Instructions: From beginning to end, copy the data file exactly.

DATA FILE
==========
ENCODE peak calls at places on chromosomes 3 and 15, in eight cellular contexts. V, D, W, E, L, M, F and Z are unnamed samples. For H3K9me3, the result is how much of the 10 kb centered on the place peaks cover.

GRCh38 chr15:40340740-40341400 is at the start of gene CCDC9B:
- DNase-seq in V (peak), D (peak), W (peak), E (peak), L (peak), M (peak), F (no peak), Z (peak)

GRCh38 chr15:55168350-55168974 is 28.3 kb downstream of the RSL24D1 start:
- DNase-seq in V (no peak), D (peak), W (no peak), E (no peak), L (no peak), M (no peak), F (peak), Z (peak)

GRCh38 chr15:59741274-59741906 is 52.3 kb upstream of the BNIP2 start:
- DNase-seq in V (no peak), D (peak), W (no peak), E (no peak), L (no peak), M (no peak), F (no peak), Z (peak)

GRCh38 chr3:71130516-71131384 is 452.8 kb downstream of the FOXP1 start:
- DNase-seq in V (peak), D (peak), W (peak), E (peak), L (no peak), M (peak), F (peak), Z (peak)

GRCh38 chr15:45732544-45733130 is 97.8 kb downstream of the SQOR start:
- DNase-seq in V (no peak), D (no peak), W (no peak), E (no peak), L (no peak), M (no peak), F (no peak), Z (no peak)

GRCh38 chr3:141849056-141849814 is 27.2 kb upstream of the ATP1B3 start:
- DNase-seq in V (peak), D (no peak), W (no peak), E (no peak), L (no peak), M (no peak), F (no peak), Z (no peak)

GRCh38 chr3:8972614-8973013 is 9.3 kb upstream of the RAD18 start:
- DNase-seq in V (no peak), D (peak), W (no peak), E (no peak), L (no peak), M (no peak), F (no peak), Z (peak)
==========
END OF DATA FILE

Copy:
ENCODE peak calls at places on chromosomes 3 and 15, in eight cellular contexts. V, D, W, E, L, M, F and Z are unnamed samples. For H3K9me3, the result is how much of the 10 kb centered on the place peaks cover.

GRCh38 chr15:40340740-40341400 is at the start of gene CCDC9B:
- DNase-seq in V (peak), D (peak), W (peak), E (peak), L (peak), M (peak), F (no peak), Z (peak)

GRCh38 chr15:55168350-55168974 is 28.3 kb downstream of the RSL24D1 start:
- DNase-seq in V (no peak), D (peak), W (no peak), E (no peak), L (no peak), M (no peak), F (peak), Z (peak)

GRCh38 chr15:59741274-59741906 is 52.3 kb upstream of the BNIP2 start:
- DNase-seq in V (no peak), D (peak), W (no peak), E (no peak), L (no peak), M (no peak), F (no peak), Z (peak)

GRCh38 chr3:71130516-71131384 is 452.8 kb downstream of the FOXP1 start:
- DNase-seq in V (peak), D (peak), W (peak), E (peak), L (no peak), M (peak), F (peak), Z (peak)

GRCh38 chr15:45732544-45733130 is 97.8 kb downstream of the SQOR start:
- DNase-seq in V (no peak), D (no peak), W (no peak), E (no peak), L (no peak), M (no peak), F (no peak), Z (no peak)

GRCh38 chr3:141849056-141849814 is 27.2 kb upstream of the ATP1B3 start:
- DNase-seq in V (peak), D (no peak), W (no peak), E (no peak), L (no peak), M (no peak), F (no peak), Z (no peak)

GRCh38 chr3:8972614-8973013 is 9.3 kb upstream of the RAD18 start:
- DNase-seq in V (no peak), D (peak), W (no peak), E (no peak), L (no peak), M (no peak), F (no peak), Z (peak)